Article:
VegInspirations

VegInspiration. A Primary Symbol

Will Tuttle : May 12, 2010

Food is not only a fundamental necessity; it is also a primary symbol in the shared inner life of every human culture, including our own. It is not hard to see that food is a source and metaphor of life, love, generosity, celebration, pleasure, reassurance, acquisition, and consumption. And yet it is also, ironically, a source and metaphor of control, domination, cruelty, and death, for we often kill to eat. Every day, from the cradle to the grave, we all make food choices, or they are made for us. The quality of awareness from which these inevitable food choices arise—and whether we are making them ourselves or they are being made for us—greatly influences our ability to make connections. This ability to make meaningful connections determines whether we are and become lovers and protectors of life or unwitting perpetrators of cruelty and death.

Photo: Jason Huckle

VegInspiration. The Inner Feminine.

Will Tuttle : May 11, 2010

The inner feminine is our intuition, our sensitivity, and our ability to sense the profound interconnectedness of events and beings, and it is vital to peace, wisdom, joy, intelligence, creativity, and spiritual awakening. With every baby calf stolen from her mother and killed, with every gallon of milk stolen from enslaved and broken mothers, with every thrust of the raping sperm gun, with every egg stolen from a helpless, frantic hen, and with every baby chick killed or locked for life in a hellish nightmare cage, we kill the sacred feminine within ourselves. By ordering and eating products from the industrial herding complex that dominates the feminine with an iron fist, we squelch our opportunities for maturing to higher levels of understanding, sensitivity, and compassion. We remain merely ironic in our quests.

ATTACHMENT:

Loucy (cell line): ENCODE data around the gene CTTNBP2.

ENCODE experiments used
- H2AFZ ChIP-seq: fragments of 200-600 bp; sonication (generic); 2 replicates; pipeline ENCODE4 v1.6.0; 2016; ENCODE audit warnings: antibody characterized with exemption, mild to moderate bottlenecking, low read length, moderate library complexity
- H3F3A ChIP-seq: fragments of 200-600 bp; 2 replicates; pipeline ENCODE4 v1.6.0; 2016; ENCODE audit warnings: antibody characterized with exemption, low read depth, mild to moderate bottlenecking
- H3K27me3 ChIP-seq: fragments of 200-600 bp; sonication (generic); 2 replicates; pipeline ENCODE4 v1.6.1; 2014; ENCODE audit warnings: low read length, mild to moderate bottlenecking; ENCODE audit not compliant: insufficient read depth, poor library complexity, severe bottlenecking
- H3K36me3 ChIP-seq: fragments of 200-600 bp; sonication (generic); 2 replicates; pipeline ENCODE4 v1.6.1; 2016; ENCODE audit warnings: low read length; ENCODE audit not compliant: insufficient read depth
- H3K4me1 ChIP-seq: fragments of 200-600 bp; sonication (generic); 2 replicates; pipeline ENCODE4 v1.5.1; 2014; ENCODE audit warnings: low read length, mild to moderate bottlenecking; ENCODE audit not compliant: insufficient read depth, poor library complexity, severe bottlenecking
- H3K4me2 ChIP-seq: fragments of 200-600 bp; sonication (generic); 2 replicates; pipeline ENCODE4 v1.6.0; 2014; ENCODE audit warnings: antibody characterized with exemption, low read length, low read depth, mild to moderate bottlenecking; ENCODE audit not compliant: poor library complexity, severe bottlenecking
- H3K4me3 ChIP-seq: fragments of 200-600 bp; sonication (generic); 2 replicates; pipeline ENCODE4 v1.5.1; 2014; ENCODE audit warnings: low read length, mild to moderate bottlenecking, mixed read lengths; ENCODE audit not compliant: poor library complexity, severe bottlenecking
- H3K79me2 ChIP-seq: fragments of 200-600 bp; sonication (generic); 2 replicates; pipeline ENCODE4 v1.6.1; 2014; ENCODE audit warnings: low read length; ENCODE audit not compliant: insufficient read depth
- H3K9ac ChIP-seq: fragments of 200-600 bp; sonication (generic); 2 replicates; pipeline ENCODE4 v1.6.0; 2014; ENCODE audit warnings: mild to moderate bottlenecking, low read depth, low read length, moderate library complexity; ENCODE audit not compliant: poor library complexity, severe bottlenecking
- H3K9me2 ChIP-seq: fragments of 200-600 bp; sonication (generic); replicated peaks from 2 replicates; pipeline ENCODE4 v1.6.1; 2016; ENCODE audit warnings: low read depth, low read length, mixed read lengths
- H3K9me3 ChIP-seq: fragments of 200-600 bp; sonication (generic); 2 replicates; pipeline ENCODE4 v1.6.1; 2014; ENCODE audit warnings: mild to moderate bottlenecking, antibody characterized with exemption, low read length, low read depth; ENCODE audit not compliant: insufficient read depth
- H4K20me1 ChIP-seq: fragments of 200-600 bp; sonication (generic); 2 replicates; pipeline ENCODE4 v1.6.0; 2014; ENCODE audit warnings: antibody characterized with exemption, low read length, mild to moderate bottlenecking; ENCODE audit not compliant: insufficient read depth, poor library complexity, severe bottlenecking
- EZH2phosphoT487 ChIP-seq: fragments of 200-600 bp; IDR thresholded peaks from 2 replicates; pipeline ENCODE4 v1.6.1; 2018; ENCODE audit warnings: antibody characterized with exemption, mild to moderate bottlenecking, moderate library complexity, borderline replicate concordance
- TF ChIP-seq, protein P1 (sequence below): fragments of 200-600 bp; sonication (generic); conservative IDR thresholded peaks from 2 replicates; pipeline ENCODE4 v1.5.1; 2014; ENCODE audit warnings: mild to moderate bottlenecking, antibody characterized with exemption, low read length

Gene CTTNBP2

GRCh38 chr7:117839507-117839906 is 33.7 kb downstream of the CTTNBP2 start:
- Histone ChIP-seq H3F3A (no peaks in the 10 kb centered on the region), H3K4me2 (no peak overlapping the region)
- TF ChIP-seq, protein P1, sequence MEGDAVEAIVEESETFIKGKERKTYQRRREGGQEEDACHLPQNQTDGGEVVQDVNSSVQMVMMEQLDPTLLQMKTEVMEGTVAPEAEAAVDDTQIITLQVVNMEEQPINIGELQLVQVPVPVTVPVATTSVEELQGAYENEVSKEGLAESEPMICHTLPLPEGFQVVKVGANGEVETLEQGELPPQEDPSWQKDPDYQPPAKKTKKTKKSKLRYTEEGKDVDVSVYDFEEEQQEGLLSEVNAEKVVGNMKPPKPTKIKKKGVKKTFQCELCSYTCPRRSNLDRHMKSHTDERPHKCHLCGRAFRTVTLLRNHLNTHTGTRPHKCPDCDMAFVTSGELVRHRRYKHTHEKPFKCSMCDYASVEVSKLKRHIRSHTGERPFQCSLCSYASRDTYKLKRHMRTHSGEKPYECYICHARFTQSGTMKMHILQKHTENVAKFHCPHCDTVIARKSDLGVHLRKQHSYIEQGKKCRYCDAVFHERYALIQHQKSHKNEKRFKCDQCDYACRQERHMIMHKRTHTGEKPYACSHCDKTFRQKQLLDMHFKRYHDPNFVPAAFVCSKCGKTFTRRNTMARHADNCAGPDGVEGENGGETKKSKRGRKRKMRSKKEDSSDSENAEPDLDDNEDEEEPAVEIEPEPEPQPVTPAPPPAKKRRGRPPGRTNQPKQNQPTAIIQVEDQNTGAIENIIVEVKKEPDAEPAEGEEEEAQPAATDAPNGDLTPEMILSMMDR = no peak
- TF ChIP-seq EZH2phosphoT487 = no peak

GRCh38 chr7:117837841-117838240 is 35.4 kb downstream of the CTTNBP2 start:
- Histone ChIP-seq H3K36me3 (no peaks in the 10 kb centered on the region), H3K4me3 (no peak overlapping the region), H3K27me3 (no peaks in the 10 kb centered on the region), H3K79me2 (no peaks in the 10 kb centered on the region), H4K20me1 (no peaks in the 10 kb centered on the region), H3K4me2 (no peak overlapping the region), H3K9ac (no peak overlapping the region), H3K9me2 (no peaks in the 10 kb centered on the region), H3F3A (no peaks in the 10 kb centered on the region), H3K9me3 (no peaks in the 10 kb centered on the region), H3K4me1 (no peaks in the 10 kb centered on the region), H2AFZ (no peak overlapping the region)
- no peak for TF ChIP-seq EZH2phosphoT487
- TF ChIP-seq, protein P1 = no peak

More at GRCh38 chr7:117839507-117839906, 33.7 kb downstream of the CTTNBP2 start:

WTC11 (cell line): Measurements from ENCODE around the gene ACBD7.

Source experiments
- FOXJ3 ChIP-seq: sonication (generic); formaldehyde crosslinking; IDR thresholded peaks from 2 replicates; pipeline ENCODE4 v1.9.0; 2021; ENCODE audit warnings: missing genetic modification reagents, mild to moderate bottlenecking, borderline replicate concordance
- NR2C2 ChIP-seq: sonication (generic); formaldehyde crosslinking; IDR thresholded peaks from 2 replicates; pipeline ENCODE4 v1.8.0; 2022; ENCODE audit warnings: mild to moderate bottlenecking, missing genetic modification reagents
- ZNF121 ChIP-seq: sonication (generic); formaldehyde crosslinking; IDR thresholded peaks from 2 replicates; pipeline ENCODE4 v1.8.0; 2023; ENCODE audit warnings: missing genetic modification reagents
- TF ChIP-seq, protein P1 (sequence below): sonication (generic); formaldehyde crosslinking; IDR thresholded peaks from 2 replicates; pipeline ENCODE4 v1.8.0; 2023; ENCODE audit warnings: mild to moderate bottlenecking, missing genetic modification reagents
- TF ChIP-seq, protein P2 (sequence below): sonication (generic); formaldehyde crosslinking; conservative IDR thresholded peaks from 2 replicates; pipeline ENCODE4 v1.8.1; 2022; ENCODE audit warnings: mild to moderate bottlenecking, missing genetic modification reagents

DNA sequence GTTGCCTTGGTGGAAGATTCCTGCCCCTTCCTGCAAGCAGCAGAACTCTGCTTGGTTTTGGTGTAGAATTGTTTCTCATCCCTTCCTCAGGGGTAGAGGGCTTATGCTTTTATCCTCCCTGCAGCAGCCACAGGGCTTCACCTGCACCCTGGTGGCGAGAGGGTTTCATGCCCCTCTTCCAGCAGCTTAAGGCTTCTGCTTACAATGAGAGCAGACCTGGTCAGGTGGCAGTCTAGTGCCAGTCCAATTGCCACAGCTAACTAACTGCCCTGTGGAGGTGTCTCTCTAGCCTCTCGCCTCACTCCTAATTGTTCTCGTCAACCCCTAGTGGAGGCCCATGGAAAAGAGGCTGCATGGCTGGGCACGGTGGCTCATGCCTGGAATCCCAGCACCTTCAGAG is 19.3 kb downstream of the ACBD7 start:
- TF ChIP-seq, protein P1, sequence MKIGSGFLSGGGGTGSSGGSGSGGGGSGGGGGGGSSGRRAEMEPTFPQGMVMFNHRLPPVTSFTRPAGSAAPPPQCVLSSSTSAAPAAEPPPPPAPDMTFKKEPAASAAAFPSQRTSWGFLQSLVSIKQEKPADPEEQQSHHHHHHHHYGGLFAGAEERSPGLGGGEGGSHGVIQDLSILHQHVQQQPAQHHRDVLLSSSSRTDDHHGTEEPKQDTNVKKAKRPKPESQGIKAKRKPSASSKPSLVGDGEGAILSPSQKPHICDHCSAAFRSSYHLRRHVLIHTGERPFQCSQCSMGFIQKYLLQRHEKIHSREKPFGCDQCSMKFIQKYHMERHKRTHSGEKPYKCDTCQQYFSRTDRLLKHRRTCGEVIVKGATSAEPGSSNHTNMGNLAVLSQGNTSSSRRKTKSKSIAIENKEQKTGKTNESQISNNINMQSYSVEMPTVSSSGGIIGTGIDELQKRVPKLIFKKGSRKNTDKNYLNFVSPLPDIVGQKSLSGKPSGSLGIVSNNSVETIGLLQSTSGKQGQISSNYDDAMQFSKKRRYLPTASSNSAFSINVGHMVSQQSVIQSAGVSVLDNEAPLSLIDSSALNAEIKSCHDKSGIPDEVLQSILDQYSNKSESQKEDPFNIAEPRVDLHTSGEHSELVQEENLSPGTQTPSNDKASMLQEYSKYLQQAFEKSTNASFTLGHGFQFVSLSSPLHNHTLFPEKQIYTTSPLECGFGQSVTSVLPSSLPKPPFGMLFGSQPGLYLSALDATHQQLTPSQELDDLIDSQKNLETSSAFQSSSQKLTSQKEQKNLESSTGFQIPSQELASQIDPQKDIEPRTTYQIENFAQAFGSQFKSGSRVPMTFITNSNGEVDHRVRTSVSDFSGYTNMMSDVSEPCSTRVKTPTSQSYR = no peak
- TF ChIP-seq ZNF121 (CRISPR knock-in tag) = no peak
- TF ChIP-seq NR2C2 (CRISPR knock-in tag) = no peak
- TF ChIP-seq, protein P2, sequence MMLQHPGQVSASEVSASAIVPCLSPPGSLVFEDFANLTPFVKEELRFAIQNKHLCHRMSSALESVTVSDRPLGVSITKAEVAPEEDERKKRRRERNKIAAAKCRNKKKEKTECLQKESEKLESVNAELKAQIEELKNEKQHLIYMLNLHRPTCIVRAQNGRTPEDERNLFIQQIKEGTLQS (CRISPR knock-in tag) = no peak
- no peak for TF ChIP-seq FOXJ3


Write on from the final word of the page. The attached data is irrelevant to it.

Photo: CanonJam

VegInspiration. Song of the New Mythos

Will Tuttle : May 10, 2010

The song of the new mythos that yearns to be born through us requires our spirits to be loving and alive enough to hear and recognize the pain we are causing through our obsolete food orientation. We are called to allow our innate mercy and kindness to shine forth and to confront the indoctrinated assumptions that promote cruelty. While we are granted varying degrees of privilege depending on our species, race, class, and gender, we are all harmed when any is harmed; suffering is ultimately completely interconnected because we are all interconnected, and socially-constructed privilege only serves to disconnect us from this truth of our interdependence.

Photo: Rinalia

VegInspiration. Natural Compassion

Will Tuttle : May 9, 2010

In order to confine and kill animals for food, we must repress our natural compassion, warping us away from intuition and toward materialism, violence, and disconnectedness.

Photo: Rinalia

VegInspiration. Behavior reflects Understanding

Will Tuttle : May 8, 2010

Our behavior invariably reflects our understanding, and yet our behavior also determines what level of understanding we are able to attain.

Photo: Rinalia

VegInspiration. Call to Evolve

Will Tuttle : May 7, 2010

The calling we hear today is the persistent call to evolve. It is part of a larger song to which we all contribute and that lives in our cells and in the essential nature of the universe that gives rise to our being. It is a song, ultimately, of healing, joy, and celebration because all of us, humans and non-humans alike, are expressions of a beautiful and benevolent universe. It is also a song of darkest pain and violation, due to our accepted practices of dominating, commodifying, and killing animals and people.

VegInspiration. Peace & Freedom